After the Peterson Ridge Rumble Race - Sisters, OR (35 miles) with Matt Score
A story I wrote on the Peterson Ridge Rumble experience:

"BY MILE 33"

In a quest for new adventures, I pulled out the current Trailrunner magazine and
scanned the list of races that would challenge me, travel through terrific scenery, take me
one stop beyond the marathon and provide me with that all important, valued race
t-shirt. A $35 check in the mail and I was on the registered list of suffering
wannabees for the Peterson Ridge Rumble, a 37-mile ultra marathon run on the trails
near Sisters, Oregon. Due to a generous supply of snow, the course was rerouted and
shortened to 35 miles. They did promise that suffering would not be in short supply
and as luck would have it, race t-shirts would also be in short supply.
I ended up working the day before the race, so Matt Score, my partner in
extreme adventure, and I would slide into Jamie’s home in nearby Bend after midnight.
Jamie, who also has diabetes but may possess more sense (he did not run), would
have his own adventures this day working backcountry ski patrol on Mt. Bachelor.
By 5 a.m. we were up and…well…we were at least awake.
The snowy, jagged peaks of Central Oregon were at their grandest as we sped toward escapades unknown. The Rumble is a low-key affair for those who like to run a really
long way and are not overly concerned about receiving a cotton prize at the end. These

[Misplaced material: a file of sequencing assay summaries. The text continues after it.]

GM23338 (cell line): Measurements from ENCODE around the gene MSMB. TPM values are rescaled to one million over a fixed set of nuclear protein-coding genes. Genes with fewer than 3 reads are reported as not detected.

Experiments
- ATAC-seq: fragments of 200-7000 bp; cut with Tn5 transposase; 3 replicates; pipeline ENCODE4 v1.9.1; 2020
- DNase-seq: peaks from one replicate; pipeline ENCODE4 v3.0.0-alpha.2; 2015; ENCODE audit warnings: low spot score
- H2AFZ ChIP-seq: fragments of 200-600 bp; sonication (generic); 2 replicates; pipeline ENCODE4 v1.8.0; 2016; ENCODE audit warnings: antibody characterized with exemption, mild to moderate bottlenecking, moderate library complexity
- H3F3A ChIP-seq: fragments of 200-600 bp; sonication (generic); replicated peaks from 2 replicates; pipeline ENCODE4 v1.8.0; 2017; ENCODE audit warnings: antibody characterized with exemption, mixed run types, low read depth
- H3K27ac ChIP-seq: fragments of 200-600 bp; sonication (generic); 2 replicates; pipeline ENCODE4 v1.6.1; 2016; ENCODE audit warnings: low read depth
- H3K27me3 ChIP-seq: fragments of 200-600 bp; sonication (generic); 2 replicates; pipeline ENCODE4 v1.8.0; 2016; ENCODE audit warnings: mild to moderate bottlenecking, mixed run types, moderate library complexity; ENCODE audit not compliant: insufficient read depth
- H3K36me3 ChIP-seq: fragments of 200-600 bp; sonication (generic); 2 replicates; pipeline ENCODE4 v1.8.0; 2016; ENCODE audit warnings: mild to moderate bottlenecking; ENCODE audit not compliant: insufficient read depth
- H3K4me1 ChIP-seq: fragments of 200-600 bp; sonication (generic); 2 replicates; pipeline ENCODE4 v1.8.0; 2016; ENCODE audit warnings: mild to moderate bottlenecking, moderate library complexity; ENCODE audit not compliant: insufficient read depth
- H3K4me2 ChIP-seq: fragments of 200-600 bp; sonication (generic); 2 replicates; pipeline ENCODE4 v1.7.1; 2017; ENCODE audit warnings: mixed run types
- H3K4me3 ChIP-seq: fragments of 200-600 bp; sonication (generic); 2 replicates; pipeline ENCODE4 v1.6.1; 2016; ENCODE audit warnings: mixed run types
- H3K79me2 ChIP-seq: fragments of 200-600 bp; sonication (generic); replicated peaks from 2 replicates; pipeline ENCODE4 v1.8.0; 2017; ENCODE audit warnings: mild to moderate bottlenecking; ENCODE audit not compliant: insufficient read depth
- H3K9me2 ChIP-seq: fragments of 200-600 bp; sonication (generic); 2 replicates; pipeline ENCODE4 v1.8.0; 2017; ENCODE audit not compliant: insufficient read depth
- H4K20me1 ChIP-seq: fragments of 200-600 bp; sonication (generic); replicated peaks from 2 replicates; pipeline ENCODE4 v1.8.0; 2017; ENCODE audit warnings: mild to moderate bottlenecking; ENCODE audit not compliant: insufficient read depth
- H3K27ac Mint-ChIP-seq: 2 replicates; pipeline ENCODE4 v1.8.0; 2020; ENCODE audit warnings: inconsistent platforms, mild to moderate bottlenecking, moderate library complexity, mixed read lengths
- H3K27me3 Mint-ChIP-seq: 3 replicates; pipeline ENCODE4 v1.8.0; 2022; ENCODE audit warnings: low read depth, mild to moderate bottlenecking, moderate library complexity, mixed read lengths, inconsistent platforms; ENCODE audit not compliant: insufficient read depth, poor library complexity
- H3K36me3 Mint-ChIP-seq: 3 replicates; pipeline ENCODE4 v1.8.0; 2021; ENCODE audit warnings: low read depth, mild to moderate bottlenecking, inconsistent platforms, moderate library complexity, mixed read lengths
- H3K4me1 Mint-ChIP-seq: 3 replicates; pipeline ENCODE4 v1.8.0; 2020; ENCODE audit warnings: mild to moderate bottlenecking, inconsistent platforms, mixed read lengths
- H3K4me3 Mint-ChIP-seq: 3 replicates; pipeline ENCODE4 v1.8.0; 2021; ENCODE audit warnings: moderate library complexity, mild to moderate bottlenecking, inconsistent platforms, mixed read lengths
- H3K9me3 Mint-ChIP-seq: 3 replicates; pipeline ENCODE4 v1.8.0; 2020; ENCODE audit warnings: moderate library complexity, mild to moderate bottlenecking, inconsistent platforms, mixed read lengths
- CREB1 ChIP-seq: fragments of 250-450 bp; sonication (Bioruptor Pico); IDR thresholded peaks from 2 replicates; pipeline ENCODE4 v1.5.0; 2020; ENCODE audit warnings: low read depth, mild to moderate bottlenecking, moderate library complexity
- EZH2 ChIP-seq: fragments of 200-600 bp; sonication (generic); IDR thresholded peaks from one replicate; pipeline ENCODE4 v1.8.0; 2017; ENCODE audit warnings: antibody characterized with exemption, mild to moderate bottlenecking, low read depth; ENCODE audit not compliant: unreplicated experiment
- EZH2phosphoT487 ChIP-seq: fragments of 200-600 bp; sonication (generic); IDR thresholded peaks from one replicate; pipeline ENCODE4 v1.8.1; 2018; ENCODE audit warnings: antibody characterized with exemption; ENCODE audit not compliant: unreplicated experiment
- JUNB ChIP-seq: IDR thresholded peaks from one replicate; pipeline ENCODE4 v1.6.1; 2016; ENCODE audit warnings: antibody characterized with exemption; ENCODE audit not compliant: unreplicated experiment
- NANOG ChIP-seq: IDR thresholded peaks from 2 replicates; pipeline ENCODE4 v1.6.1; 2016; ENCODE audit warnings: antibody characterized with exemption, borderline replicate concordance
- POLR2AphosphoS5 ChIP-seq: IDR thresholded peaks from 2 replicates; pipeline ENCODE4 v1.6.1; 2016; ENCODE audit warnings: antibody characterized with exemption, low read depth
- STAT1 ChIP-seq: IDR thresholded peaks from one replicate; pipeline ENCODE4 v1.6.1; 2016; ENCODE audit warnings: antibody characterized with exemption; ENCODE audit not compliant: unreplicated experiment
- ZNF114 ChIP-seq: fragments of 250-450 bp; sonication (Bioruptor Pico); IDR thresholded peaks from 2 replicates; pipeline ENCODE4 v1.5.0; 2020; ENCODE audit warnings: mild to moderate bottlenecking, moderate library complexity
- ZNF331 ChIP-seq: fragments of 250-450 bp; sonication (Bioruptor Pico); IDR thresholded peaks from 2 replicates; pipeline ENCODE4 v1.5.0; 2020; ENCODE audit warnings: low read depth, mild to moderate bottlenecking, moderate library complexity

are truly the diehards of the sport. If I did finish, I would receive a pair of screaming, loud socks. Very loud. But first I had some miles to cover.
Our friend and supplier of our secret carbo stash (Pear and Paley Energy Bars), Jeff
Warren, shook his head, wished us well, and shook his head again as we strolled to the
starting line. With little fanfare, we were on our way, and I would start my 34-mile “kick.”
A threatening evening and dismal forecast had us wondering what the conditions
would throw at us. Throughout the day, we would encounter snow, rain, hail and cloudy
conditions--but all-in-all it was a great day to be running (and running and running).
I was continually encouraged by the ever-present camaraderie of these incredible
individuals involved in their self imposed battles of physical ability, emotions, will power, conditions, mental challenges…not to mention the cute blond (Christel) who kept passing me. One extra battle I would be dealing with: my blood sugar was not coming down very quickly. Not the start that I had hoped for, but this disease has often presented extra me with obstacles and I chose to keep moving forward.
By mile 26, I had found my gear. I was still stalled in second gear, but I had the blood sugar where I wanted it and I continued to dig a little deeper. As the skies unleashed, we pulled into the only checkpoint that I had arranged for a supply drop. Considering myself lucky, I pulled a jacket on and continued ambling toward the finish. Cramps would kick me back to first gear and I encouraged Matt to run his own race. Christel would painfully pass me one last time.
Hours of striding through a beautiful forest allowed for some deep reflection.
I thought about how fortunate I am to have chosen a life of participation. To live
life as full, big, and fat while seeking those challenges that stretch me, pull me,
and transform me.
The last 300 yards were on a running track. Coming upon a pair of hurdles, which were set up in the outer lanes, I contemplated an impressive act, but realized that I had had a stellar day and did not want to end it sprawled out on the ground in lane 4, 100 yards from those prized socks.